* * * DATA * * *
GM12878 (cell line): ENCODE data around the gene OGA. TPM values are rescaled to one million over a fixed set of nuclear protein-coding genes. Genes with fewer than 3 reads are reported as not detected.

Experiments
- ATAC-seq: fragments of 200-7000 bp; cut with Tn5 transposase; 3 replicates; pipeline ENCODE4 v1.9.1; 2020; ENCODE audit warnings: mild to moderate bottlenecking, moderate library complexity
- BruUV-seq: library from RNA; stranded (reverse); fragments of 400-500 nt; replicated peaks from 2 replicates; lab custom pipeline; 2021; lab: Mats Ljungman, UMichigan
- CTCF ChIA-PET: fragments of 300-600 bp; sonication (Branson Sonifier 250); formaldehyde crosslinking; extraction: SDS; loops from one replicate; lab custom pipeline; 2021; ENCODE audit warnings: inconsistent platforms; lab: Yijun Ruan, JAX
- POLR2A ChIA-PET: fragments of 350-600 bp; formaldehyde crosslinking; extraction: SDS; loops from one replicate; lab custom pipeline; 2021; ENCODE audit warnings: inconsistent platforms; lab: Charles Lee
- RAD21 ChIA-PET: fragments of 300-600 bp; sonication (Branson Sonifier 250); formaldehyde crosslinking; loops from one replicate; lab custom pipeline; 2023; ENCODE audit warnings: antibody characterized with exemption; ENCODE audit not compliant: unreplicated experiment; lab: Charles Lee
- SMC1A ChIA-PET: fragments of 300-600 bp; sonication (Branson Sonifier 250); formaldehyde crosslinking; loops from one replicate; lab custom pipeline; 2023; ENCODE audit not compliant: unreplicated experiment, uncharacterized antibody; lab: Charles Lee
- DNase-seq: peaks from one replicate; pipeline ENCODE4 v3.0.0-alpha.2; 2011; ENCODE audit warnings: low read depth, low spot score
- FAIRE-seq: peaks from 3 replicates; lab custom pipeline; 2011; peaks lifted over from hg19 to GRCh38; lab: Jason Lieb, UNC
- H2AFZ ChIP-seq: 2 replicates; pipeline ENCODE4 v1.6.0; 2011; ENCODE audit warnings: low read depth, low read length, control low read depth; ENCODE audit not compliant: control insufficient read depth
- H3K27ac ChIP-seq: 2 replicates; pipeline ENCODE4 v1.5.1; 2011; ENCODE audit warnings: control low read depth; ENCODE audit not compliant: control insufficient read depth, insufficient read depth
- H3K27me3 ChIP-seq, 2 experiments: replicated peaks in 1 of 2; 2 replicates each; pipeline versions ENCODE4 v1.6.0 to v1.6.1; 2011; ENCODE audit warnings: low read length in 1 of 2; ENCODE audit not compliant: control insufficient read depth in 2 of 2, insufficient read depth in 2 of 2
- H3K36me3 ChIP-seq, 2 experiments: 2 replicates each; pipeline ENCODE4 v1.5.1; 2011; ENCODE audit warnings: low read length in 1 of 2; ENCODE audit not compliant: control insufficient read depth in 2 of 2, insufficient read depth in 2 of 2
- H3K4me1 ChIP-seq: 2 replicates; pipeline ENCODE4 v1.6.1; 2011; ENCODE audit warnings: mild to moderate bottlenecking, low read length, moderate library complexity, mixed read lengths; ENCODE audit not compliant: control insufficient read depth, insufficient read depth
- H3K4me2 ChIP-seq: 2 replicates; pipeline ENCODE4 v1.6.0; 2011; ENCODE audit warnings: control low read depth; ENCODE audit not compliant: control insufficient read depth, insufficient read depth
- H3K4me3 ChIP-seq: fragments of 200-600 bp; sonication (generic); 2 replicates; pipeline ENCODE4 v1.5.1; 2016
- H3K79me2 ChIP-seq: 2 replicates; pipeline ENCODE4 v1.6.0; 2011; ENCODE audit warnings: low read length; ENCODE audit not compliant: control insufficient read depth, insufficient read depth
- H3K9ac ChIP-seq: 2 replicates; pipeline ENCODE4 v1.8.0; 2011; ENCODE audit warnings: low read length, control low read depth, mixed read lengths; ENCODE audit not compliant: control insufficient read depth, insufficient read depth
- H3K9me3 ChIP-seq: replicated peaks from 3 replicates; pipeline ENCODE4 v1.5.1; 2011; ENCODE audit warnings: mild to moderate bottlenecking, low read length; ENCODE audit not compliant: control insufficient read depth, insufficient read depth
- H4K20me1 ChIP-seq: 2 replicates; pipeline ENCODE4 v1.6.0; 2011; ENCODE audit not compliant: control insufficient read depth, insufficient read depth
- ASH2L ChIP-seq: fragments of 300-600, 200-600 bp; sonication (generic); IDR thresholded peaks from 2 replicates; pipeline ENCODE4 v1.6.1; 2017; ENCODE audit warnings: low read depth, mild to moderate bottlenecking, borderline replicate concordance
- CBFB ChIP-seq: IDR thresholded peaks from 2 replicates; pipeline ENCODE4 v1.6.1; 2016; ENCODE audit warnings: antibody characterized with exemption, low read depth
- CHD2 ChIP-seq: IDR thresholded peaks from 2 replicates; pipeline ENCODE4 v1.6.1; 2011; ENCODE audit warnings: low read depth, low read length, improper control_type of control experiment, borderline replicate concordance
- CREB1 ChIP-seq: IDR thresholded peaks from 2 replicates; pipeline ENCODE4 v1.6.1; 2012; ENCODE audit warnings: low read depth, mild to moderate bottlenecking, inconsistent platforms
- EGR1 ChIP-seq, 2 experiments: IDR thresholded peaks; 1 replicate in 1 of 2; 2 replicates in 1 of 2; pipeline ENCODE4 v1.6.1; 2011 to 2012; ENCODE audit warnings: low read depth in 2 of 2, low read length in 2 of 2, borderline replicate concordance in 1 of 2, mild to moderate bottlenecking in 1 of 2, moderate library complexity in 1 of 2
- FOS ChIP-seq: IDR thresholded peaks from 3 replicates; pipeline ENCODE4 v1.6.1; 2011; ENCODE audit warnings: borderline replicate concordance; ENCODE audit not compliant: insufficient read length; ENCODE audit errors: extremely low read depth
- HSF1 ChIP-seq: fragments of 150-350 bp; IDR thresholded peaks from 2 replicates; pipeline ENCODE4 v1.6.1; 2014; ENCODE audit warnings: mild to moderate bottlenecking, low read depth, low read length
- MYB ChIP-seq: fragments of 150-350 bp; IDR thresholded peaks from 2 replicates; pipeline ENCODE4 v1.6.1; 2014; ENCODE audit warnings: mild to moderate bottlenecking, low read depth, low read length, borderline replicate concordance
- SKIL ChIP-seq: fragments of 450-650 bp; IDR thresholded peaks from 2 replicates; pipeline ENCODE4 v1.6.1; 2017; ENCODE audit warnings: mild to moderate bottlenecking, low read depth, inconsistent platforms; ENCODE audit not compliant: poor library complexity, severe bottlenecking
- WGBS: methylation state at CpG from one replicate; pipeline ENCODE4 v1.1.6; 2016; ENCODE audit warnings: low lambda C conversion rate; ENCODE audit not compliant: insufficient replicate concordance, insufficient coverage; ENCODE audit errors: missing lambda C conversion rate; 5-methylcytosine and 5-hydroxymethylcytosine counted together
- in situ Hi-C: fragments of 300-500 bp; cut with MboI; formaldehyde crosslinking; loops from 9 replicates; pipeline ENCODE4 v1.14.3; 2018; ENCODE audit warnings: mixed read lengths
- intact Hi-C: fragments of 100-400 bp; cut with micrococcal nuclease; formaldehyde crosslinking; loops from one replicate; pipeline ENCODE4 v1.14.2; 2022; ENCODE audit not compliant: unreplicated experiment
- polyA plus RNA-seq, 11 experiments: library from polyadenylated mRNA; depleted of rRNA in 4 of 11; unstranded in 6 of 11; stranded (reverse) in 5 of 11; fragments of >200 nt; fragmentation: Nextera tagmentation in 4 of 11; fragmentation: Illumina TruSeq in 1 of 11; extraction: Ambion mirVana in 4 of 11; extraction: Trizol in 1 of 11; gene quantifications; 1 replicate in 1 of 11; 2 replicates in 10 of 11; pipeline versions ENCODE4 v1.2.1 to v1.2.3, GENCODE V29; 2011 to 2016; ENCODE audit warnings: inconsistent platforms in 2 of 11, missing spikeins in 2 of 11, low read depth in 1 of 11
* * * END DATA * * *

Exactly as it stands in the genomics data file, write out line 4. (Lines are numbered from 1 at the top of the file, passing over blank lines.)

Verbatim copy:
- BruUV-seq: library from RNA; stranded (reverse); fragments of 400-500 nt; replicated peaks from 2 replicates; lab custom pipeline; 2021; lab: Mats Ljungman, UMichigan